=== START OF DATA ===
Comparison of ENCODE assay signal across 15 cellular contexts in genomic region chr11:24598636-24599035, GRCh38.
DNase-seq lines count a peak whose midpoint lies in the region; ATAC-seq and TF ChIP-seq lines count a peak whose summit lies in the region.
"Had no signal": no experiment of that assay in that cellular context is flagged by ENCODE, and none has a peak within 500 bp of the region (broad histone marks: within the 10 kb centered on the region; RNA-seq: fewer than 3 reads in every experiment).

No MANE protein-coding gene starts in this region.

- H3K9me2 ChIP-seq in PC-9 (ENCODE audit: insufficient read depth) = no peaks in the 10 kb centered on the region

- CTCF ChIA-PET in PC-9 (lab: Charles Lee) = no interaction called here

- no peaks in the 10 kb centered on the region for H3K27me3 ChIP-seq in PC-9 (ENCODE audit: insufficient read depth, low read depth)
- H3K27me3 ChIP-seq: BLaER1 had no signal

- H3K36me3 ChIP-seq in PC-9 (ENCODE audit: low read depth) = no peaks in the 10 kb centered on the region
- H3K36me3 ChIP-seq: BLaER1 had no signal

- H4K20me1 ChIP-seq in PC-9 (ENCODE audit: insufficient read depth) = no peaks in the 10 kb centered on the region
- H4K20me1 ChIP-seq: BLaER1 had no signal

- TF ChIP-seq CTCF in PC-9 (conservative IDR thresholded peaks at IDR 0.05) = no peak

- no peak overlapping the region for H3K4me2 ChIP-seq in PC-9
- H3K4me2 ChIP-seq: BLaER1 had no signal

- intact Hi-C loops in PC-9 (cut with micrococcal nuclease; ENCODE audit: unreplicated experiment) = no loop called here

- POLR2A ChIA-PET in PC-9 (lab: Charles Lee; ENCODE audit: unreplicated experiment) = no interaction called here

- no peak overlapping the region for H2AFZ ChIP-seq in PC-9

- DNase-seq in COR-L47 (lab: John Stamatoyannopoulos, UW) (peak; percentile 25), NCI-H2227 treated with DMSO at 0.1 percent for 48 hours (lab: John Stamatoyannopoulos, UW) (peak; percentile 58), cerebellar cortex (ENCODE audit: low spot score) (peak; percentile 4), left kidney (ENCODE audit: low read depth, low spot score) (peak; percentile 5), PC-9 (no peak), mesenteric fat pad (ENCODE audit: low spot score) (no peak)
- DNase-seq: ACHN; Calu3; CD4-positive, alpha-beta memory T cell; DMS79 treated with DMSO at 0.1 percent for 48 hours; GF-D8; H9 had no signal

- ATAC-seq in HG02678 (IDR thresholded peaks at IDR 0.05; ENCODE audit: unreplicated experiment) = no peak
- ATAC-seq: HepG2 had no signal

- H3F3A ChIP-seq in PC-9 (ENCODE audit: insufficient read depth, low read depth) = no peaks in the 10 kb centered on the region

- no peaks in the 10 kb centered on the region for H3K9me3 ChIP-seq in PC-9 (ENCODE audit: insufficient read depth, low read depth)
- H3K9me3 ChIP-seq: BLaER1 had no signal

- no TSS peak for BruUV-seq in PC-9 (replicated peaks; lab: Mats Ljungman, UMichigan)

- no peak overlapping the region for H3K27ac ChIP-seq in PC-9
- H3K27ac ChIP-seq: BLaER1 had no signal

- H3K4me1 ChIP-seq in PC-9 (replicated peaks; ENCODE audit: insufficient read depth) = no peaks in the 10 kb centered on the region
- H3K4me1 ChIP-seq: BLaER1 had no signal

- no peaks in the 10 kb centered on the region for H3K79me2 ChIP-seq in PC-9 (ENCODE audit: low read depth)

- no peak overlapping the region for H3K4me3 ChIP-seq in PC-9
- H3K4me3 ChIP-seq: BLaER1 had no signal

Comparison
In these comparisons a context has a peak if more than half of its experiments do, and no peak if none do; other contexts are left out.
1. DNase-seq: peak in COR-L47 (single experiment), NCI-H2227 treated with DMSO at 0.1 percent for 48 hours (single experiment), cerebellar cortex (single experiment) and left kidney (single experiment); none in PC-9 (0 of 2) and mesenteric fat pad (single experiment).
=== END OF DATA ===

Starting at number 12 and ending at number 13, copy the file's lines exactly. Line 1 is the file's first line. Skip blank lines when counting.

- H4K20me1 ChIP-seq: BLaER1 had no signal

- TF ChIP-seq CTCF in PC-9 (conservative IDR thresholded peaks at IDR 0.05) = no peak